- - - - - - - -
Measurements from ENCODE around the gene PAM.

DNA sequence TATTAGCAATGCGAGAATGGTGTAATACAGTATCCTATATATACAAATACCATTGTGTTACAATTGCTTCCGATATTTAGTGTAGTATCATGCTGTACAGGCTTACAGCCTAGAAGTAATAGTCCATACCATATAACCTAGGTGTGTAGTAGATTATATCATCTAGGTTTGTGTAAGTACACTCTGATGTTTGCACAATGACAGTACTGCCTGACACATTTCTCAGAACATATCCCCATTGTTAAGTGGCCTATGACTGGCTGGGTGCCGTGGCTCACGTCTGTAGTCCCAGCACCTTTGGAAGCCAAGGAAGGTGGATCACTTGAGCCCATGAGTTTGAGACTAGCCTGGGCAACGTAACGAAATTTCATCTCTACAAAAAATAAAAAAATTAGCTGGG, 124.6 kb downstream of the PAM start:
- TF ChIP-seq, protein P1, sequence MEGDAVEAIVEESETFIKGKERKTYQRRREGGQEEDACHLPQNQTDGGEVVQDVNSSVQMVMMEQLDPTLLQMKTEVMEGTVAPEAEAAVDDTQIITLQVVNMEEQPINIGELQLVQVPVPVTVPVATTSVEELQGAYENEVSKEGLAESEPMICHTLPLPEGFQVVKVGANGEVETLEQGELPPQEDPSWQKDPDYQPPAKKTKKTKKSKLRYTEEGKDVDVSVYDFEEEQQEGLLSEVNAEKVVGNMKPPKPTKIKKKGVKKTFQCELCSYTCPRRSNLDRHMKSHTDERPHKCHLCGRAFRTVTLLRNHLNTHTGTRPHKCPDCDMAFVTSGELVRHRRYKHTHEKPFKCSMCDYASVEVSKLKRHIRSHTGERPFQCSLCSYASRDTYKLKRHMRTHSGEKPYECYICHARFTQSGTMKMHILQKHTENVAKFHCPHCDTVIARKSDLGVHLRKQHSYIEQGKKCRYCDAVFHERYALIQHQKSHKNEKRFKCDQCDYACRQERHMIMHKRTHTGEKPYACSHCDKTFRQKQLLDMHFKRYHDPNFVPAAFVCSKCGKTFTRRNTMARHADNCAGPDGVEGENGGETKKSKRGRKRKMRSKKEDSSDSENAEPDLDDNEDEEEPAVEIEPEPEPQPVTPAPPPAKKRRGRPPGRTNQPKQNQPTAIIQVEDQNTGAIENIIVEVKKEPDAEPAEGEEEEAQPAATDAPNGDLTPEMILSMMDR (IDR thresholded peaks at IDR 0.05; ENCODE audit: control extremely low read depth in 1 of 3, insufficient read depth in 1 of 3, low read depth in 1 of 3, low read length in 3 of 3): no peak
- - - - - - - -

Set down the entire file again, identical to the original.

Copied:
Measurements from ENCODE around the gene PAM.

DNA sequence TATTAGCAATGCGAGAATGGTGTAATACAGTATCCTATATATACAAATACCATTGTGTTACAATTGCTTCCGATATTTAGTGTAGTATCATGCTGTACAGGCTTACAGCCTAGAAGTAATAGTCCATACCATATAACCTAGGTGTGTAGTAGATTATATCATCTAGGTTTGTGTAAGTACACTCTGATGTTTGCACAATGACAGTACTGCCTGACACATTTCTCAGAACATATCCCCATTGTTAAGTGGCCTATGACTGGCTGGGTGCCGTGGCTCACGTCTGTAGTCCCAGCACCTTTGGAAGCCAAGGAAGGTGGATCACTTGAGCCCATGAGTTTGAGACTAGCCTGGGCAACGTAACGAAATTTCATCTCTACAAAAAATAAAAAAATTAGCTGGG, 124.6 kb downstream of the PAM start:
- TF ChIP-seq, protein P1, sequence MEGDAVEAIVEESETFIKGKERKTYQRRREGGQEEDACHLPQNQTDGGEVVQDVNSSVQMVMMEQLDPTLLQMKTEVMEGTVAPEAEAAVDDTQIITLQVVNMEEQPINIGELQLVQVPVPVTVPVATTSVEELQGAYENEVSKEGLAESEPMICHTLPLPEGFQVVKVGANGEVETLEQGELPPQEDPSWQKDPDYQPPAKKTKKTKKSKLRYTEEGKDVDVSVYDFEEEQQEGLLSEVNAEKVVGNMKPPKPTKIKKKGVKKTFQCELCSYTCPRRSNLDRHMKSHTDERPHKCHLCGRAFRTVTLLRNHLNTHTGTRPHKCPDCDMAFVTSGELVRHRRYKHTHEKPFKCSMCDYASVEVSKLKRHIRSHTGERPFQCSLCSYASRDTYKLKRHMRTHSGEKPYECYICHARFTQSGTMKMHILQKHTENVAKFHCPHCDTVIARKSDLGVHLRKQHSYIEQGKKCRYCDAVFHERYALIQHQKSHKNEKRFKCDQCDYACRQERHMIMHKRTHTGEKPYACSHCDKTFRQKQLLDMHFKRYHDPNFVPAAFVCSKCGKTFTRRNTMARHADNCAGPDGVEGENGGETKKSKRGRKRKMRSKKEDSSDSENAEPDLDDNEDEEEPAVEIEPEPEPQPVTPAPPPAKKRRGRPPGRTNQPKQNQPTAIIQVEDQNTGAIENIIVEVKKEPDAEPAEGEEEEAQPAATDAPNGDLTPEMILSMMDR (IDR thresholded peaks at IDR 0.05; ENCODE audit: control extremely low read depth in 1 of 3, insufficient read depth in 1 of 3, low read depth in 1 of 3, low read length in 3 of 3): no peak